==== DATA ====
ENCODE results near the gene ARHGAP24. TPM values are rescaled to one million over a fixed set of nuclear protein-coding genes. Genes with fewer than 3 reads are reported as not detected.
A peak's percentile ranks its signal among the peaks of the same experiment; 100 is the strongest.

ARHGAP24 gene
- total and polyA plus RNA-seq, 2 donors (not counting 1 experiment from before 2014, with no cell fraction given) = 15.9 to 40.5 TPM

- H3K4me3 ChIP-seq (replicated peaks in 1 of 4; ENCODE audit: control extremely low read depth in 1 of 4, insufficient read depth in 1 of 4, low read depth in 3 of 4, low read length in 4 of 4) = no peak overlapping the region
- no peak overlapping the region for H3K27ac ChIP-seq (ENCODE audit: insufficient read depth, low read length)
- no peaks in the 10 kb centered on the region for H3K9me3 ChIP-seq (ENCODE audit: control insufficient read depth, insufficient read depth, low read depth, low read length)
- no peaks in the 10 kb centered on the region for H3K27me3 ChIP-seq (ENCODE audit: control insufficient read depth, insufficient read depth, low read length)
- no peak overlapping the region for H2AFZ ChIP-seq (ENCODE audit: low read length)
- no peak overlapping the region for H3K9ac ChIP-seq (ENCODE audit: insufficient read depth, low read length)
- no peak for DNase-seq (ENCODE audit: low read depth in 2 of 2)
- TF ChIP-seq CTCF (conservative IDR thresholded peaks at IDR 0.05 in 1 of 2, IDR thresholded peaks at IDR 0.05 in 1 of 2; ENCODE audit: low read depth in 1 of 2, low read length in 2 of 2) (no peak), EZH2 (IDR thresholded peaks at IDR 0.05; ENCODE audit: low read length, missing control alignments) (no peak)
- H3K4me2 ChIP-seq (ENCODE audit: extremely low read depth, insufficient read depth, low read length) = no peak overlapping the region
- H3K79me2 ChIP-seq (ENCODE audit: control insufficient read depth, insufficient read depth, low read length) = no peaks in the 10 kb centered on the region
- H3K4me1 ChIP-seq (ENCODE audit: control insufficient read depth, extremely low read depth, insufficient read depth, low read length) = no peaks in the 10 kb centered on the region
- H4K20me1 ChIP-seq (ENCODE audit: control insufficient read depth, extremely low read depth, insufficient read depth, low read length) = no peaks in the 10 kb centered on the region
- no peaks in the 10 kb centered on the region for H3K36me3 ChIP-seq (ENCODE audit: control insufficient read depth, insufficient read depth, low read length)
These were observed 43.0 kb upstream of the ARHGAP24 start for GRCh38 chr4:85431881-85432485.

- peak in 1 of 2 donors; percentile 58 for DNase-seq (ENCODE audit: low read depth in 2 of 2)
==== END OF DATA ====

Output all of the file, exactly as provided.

ENCODE results near the gene ARHGAP24. TPM values are rescaled to one million over a fixed set of nuclear protein-coding genes. Genes with fewer than 3 reads are reported as not detected.
A peak's percentile ranks its signal among the peaks of the same experiment; 100 is the strongest.

ARHGAP24 gene
- total and polyA plus RNA-seq, 2 donors (not counting 1 experiment from before 2014, with no cell fraction given) = 15.9 to 40.5 TPM

- H3K4me3 ChIP-seq (replicated peaks in 1 of 4; ENCODE audit: control extremely low read depth in 1 of 4, insufficient read depth in 1 of 4, low read depth in 3 of 4, low read length in 4 of 4) = no peak overlapping the region
- no peak overlapping the region for H3K27ac ChIP-seq (ENCODE audit: insufficient read depth, low read length)
- no peaks in the 10 kb centered on the region for H3K9me3 ChIP-seq (ENCODE audit: control insufficient read depth, insufficient read depth, low read depth, low read length)
- no peaks in the 10 kb centered on the region for H3K27me3 ChIP-seq (ENCODE audit: control insufficient read depth, insufficient read depth, low read length)
- no peak overlapping the region for H2AFZ ChIP-seq (ENCODE audit: low read length)
- no peak overlapping the region for H3K9ac ChIP-seq (ENCODE audit: insufficient read depth, low read length)
- no peak for DNase-seq (ENCODE audit: low read depth in 2 of 2)
- TF ChIP-seq CTCF (conservative IDR thresholded peaks at IDR 0.05 in 1 of 2, IDR thresholded peaks at IDR 0.05 in 1 of 2; ENCODE audit: low read depth in 1 of 2, low read length in 2 of 2) (no peak), EZH2 (IDR thresholded peaks at IDR 0.05; ENCODE audit: low read length, missing control alignments) (no peak)
- H3K4me2 ChIP-seq (ENCODE audit: extremely low read depth, insufficient read depth, low read length) = no peak overlapping the region
- H3K79me2 ChIP-seq (ENCODE audit: control insufficient read depth, insufficient read depth, low read length) = no peaks in the 10 kb centered on the region
- H3K4me1 ChIP-seq (ENCODE audit: control insufficient read depth, extremely low read depth, insufficient read depth, low read length) = no peaks in the 10 kb centered on the region
- H4K20me1 ChIP-seq (ENCODE audit: control insufficient read depth, extremely low read depth, insufficient read depth, low read length) = no peaks in the 10 kb centered on the region
- no peaks in the 10 kb centered on the region for H3K36me3 ChIP-seq (ENCODE audit: control insufficient read depth, insufficient read depth, low read length)
These were observed 43.0 kb upstream of the ARHGAP24 start for GRCh38 chr4:85431881-85432485.

- peak in 1 of 2 donors; percentile 58 for DNase-seq (ENCODE audit: low read depth in 2 of 2)